The JBHE Weekly Bulletin delivers the latest news on African Americans in higher education each week. Stay up to date by visiting JBHE.com and following us on Twitter and Facebook. Also, be sure to check out our sister site, Women In Academia Report, tracking the progress of women in higher education via daily updates and a weekly newsletter.
Dr. Anglin has been serving as senior adviser to the chancellor and director of the Joseph C. Cornwall Center for Metropolitan Studies at the Newark, New Jersey, campus of Rutgers University. He holds a Ph.D. in political science from the University of Chicago.
Kim Hunter Reed, who has extensive teaching and administrative experience in Louisiana higher education, will be a member of the senior leadership team at the Department of Education that oversees higher education in the United States.
A new study by researchers at Johns Hopkins University in Baltimore and American University in Washington, D.C., finds that Black and White teachers tend to have different expectations for the same student.
Cheryl Holcomb-McCoy currently serves as vice provost for faculty affairs and a professor of counseling and human development at Johns Hopkins University in Baltimore. She will begin her new job in July.
The results of the study showed that minority managers were rated as less effective when they hired a minority applicant for the open position than minority managers who hired a White person for the post.
As a first step, President Faust said that the university is installing a plaque on Wadsworth House on the Harvard campus. The plaque recognizes four enslaved persons who lived and worked in the building for two Harvard presidents during the eighteenth century.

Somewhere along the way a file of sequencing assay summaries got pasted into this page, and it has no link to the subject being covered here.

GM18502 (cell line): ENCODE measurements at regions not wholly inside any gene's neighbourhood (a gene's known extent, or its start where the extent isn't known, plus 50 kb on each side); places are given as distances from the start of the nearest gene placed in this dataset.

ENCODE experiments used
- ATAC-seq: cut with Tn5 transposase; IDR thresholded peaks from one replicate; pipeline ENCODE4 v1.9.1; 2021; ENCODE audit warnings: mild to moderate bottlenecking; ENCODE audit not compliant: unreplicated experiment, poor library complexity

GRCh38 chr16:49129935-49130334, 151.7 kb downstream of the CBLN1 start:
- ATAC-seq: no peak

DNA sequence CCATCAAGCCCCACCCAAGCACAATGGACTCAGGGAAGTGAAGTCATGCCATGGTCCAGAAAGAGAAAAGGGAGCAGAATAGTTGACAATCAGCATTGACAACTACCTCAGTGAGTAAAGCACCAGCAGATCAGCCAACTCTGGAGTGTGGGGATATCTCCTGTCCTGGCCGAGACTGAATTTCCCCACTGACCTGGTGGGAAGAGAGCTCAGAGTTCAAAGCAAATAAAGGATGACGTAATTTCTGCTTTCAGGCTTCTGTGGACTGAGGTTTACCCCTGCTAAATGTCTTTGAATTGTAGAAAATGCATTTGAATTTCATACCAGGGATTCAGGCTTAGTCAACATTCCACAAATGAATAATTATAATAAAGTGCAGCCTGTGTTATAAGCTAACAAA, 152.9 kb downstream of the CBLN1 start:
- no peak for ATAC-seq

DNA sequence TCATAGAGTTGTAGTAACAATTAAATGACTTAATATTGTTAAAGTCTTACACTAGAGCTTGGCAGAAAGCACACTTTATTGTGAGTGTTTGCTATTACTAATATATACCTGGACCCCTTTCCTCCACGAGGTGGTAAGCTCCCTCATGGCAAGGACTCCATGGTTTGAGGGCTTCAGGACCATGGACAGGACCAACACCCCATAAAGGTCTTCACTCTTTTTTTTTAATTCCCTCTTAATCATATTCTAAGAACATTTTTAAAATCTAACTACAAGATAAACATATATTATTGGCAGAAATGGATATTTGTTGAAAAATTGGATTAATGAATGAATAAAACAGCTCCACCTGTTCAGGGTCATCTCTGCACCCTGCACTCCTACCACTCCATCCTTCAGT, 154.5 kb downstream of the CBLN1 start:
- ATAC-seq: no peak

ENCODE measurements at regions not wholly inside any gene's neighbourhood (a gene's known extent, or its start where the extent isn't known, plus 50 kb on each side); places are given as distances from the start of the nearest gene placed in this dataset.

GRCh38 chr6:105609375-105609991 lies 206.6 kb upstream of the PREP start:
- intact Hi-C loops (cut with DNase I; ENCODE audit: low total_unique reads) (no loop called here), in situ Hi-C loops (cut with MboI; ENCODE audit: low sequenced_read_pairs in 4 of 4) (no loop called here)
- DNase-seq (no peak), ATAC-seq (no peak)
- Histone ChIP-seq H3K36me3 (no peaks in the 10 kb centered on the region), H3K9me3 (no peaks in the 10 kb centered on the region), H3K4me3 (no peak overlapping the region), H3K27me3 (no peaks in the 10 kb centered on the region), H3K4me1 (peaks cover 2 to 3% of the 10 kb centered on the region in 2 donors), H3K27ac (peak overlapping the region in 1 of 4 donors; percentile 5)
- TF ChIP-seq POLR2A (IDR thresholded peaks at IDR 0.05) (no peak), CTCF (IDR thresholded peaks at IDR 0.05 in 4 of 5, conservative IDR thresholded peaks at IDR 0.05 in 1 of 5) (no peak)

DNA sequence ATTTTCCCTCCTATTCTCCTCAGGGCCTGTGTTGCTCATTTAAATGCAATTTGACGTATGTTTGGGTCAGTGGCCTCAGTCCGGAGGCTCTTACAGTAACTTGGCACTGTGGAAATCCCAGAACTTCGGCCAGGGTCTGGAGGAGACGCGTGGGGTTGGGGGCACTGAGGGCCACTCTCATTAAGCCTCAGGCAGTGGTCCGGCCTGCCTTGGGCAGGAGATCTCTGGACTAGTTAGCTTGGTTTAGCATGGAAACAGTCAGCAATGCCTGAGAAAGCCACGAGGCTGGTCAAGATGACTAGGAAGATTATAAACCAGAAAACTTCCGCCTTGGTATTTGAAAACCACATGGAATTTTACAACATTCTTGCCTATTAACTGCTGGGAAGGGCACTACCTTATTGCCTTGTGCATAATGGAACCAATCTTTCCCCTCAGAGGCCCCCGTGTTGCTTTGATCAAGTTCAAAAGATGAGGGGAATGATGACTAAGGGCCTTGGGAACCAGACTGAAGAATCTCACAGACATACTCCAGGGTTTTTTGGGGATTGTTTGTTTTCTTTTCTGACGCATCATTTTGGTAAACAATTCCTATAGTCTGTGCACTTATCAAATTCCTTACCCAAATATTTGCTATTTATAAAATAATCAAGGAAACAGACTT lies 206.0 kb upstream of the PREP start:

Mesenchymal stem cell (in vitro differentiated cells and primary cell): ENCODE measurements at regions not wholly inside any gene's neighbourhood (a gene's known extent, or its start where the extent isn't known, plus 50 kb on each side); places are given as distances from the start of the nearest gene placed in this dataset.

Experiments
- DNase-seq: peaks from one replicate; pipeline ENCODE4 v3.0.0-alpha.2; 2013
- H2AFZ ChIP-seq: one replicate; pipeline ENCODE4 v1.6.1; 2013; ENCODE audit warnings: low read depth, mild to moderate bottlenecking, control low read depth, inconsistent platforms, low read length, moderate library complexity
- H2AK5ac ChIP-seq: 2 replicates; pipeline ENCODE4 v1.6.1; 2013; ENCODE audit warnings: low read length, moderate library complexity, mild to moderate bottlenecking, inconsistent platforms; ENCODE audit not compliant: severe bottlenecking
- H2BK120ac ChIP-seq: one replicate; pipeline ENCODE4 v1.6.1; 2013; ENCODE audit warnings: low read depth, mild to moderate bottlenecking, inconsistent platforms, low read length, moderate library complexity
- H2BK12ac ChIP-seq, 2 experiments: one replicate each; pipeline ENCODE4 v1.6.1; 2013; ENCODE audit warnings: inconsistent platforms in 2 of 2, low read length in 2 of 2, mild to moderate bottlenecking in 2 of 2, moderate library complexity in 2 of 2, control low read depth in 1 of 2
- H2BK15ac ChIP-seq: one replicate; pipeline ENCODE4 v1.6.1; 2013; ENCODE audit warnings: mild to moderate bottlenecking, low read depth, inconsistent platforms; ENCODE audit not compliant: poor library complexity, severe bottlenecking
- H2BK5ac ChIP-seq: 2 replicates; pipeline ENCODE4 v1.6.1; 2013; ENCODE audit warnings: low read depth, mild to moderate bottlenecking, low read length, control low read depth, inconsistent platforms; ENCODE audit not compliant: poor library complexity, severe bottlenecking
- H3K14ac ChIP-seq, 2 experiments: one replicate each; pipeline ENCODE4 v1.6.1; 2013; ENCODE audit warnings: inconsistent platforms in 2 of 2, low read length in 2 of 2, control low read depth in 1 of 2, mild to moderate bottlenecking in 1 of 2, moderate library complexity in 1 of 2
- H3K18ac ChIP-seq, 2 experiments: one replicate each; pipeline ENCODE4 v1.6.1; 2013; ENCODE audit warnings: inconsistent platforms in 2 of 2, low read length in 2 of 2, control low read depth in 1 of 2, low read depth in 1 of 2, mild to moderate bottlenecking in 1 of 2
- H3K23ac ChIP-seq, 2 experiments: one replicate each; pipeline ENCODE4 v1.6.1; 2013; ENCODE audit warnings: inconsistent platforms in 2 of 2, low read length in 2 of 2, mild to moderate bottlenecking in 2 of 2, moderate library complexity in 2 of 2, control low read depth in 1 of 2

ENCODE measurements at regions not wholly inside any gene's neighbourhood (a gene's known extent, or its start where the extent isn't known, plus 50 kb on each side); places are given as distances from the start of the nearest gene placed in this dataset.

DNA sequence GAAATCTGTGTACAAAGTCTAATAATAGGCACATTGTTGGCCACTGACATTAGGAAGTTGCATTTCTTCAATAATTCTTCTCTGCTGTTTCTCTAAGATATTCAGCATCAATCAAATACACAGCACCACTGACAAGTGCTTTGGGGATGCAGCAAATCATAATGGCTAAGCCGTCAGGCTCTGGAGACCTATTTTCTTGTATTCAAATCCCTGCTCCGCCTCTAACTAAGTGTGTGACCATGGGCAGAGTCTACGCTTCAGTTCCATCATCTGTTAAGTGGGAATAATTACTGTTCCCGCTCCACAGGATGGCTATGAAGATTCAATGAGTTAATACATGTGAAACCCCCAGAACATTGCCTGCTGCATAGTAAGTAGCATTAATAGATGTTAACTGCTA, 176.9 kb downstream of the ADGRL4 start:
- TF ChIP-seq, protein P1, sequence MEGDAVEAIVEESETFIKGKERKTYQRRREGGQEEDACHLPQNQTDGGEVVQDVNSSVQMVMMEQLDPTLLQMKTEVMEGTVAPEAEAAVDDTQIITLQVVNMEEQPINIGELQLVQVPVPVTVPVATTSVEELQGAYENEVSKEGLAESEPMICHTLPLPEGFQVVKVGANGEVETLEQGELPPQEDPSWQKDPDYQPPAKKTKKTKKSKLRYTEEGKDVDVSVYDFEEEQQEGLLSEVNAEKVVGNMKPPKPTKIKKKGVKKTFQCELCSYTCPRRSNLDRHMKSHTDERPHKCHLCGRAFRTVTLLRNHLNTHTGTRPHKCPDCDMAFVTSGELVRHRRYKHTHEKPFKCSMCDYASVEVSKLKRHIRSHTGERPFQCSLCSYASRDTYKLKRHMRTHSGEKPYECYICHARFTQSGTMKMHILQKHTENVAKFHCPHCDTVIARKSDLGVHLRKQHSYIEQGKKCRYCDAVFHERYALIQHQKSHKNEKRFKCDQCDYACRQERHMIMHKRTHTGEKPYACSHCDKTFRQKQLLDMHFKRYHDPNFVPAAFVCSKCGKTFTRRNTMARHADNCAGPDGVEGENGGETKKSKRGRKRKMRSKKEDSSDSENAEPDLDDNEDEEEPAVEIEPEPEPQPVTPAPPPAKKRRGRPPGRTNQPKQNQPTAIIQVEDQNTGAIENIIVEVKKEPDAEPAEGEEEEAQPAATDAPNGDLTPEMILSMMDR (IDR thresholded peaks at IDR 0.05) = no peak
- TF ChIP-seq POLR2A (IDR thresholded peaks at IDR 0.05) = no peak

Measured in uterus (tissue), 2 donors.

Researchers at Cornell University, the University of New Orleans, and the University of Alabama are collaborating on a project to digitize as many as 100,000 runaway slave advertisements that appeared in eighteenth- and nineteenth-century newspapers.
Liz Byrd was born in Cheyenne, Wyoming in 1926. She earned a bachelor’s degree in education from what is now West Virginia State University in 1949. In 1980, she became the first African American to be elected to the Wyoming state legislature.
This year, two of the six winners of the National Book Critics Circle Awards are African Americans with current academic affiliations. They are Ross Gay who teaches in the creative writing program at Indiana University and Margo Jefferson who teaches at Columbia University and The New School.
Valerie Montgomery Rice is president and dean of the Morehouse School of Medicine in Atlanta. She was honored by Georgia-Pacific Corporation for being strong and resilient in a traditional male occupation.
A 19-year-old White student from Charlotte was arrested on charges of simple assault and ethnic intimidation. According to police reports, the White student used a racial slur during the assault of a Black man on campus.
Voters in North Carolina passed a referendum authorizing the issuing of $2 billion in bonds to support the state-operated colleges and universities, water and sewer systems, agriculture, state parks, public safety programs, and National Guard.
A journalism professor at Louisiana State University recently toured the campus of nearby Southern University, a historically Black educational institution in Baton Rouge. He was shocked by what he found.
Patricia Green-Powell of Florida A&M University won an award from the National Association of Student Affairs Professionals and Yemane Asmeron of the University of New Mexico was honored by the Geochemical Society and the European Association of Geochemistry.
Historically Black Cheyney University of Pennsylvania has seen a 50 percent drop in enrollments since 2009. The new agreement opens up new avenues for the university to increase the size of its student body.
The appointees are Ashley Green at Michigan State University, Harvey Fields at Washington University in St. Louis, Terrance J. Tumey at Carnegie Mellon University, Gia Soublet at Xavier University of Louisiana, Donald Brooks at Millsaps College in Mississippi, and William Clemm at Florida A&M University.
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